TMJ

The days of summer are flying by with the speed of wind-driven clouds. My son and his wife are spending their last weekend here before they fly back to their lives in Paris. We’re grateful for the wonderful times we had together, but like many parents, I’m already thinking of the void their absence will leave behind. At times like these, I understand better than I ever could before the longing in my family’s voice every time I left home.

 

My wife is an orthodontist, so it is not surprising that, because of its title, the following poem caught my eye. It serves as reminder of something I learned a long time ago: words, once said, can never be taken back. It’s better to walk away from an argument for ten minutes, allowing hot emotions to cool a bit, before hurtful things fly out of your mouth that can be forgiven, but never forgotten.

 

TMJ

 

Reflecting regrettably on

My last words with you,

I am reminded by

The clicking in my jaw,

How great pain can be

Inflicted by such a small thing,

How so much of happiness

Can hinge on the motion

Of mandible and tongue,

How so much of joy can

Depend upon seemingly

Insignificant articulation…

Whether bone or word.

 

C. Scott Williams

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16 Responses to TMJ

  1. Beth says:

    Amazing that you should post that poem at this particular time.  My sister suffers agonizing pain with TMJ.
    I am always happy to see my children but I feel so alone when they leave, so I know what you are going through; and it does bring back memories of when I would visit my parents as a newly wed and the tears I would see in both my parent\’s eyes when I would leave.
    Enjoy these last hours together with your son and daughter-in-law.
     

  2. PJ says:

    Good Evening Jorge,
     
    Savor each and every precious moment with your beloved ones. I just lost my last remaining Uncle early Thursday morning. It is  very sad for my Mother and his family. He and my Aunt had been married 64 years. At least now he is painfree and with God.
     
    Until next time…Keep Smiling.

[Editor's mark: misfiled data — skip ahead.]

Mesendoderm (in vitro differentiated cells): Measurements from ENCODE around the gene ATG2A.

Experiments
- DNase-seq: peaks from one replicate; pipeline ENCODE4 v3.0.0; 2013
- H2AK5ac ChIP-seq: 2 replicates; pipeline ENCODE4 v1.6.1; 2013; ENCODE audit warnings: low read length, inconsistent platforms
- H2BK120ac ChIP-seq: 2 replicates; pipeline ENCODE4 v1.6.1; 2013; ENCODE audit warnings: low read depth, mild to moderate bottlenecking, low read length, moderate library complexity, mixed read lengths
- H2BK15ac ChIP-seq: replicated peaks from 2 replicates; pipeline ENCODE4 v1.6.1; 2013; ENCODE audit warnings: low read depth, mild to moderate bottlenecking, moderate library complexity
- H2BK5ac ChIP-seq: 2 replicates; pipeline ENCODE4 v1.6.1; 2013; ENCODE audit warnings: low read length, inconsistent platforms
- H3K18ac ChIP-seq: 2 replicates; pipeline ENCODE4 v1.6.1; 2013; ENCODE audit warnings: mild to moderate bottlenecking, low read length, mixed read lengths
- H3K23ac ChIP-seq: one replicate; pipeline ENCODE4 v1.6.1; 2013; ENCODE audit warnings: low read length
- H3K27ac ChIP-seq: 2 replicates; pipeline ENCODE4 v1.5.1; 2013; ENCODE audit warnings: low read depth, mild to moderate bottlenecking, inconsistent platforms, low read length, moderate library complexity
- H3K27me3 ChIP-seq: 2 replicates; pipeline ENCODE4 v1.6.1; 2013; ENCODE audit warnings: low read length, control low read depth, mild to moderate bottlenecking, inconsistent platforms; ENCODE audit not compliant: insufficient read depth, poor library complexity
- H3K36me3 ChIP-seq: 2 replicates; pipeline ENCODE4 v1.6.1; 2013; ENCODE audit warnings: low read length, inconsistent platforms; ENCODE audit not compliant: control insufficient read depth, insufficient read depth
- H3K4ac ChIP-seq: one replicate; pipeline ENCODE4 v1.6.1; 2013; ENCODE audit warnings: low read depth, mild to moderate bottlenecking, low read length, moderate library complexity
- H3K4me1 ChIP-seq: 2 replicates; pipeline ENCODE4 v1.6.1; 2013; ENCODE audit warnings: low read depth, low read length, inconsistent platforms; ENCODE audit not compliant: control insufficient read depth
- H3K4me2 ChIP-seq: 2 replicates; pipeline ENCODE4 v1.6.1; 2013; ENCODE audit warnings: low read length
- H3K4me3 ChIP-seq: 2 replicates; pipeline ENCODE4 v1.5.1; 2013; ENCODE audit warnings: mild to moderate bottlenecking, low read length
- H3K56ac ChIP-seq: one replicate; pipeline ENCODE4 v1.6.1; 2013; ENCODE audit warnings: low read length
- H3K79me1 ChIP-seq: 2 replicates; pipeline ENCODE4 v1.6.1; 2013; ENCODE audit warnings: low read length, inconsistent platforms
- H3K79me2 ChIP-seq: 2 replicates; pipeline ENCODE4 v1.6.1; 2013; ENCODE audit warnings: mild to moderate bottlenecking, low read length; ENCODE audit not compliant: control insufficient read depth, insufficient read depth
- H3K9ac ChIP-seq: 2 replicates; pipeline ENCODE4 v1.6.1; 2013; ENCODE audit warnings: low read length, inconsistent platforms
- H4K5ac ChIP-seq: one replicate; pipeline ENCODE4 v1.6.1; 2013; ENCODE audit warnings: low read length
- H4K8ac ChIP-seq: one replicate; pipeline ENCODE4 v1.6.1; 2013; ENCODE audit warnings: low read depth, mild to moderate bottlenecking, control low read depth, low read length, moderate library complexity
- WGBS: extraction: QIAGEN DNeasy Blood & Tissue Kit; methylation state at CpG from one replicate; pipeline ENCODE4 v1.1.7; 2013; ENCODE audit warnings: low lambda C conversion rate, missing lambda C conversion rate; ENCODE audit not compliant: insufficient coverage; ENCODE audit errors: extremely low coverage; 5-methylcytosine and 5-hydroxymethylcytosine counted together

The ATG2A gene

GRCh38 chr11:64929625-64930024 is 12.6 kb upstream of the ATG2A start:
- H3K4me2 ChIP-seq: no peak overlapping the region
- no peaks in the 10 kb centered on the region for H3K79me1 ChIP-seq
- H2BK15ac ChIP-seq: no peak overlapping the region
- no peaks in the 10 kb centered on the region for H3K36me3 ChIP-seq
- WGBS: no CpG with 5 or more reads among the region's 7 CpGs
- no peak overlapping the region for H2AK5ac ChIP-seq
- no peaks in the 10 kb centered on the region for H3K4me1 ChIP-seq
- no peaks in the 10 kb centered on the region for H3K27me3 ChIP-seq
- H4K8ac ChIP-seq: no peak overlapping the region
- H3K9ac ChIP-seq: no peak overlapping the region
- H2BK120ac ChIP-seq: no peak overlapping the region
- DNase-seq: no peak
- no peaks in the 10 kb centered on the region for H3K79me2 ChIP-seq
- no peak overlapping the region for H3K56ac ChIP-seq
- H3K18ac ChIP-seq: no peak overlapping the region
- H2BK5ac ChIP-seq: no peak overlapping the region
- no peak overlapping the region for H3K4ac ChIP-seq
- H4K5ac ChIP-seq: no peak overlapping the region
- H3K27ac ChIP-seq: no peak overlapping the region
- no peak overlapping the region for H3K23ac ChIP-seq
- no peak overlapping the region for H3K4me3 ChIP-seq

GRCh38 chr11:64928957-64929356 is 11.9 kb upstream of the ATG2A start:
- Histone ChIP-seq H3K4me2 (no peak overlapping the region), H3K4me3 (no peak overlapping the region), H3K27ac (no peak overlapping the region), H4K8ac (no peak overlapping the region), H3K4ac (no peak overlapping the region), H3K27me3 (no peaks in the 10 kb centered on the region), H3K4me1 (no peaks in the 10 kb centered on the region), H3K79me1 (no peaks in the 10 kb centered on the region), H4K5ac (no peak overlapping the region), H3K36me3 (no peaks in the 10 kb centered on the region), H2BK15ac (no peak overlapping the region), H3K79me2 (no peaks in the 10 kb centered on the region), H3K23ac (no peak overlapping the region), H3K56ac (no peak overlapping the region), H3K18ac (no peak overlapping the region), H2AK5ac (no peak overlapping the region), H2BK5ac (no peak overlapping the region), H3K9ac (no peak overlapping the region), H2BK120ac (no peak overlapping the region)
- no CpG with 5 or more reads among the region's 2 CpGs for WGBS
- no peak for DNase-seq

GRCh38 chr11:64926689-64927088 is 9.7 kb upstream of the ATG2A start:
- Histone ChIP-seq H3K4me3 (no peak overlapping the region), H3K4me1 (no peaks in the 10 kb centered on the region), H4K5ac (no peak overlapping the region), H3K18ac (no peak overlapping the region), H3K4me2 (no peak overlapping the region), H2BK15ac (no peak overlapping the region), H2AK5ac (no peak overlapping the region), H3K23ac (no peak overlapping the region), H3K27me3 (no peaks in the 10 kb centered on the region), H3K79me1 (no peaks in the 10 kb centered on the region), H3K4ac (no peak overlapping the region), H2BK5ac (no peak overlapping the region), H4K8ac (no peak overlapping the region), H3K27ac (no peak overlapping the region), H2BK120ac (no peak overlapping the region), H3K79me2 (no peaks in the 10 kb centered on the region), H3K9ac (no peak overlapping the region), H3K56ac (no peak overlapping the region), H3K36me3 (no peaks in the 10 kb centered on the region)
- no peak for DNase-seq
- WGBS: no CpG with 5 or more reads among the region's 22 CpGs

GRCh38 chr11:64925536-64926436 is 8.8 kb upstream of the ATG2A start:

~*~Paula~*~
     
     

  3. Duckie says:

    It is always so difficult to say goodbye to those we love.  Enjoy, even though days are dwindling.
     
    Eileen

  4. Patricia says:

    With them living so far away, saying goodbye would be even harder…though in different areas, my three are still in state…not in the back yard but close enough to make the trip in one day…
    there is a double meaning to your poem, then…words have a lot of power…

  5. Lisa says:

    There is nothing worse than saying something you know you shouldn\’t have said and looking at the words hanging, tangibly, in the air, knowing you can\’t take them back.  How true this poem is.

  6. Sarah says:

    Ouch–yeah, brings back some memories of a less mature time in my life……….

  7. Marge says:

     
    Been there, Jorge…
    There\’s one good thing about misspoken words: once spoken, they are said and can\’t be taken back, but  lessons about discretion are there if one is willing to learn.
    I\’m beginning to learn at my ripe ol\’ age that regret is a useless thing, serving only to perpetuate inner suffering. Letting go of regret over past mistakes is to throw open wide the doors of possibility and wonderful things have a better chance of happening.
    Thank you for sharing a very wise poem.
    I\’ve missed you and am glad to see an update.
    *hugs*
    Marge

  8. Neora Chana says:

    Thanks for the reminder so cunningly written…

  9. Charlotte says:

    Oh that was a good one.  I was an office manager for an orthodontist before marrying Mr Guppe and moving to Colorado and can relate…  HOpe you and your son and his wife have had a great time.  hugs, lottemae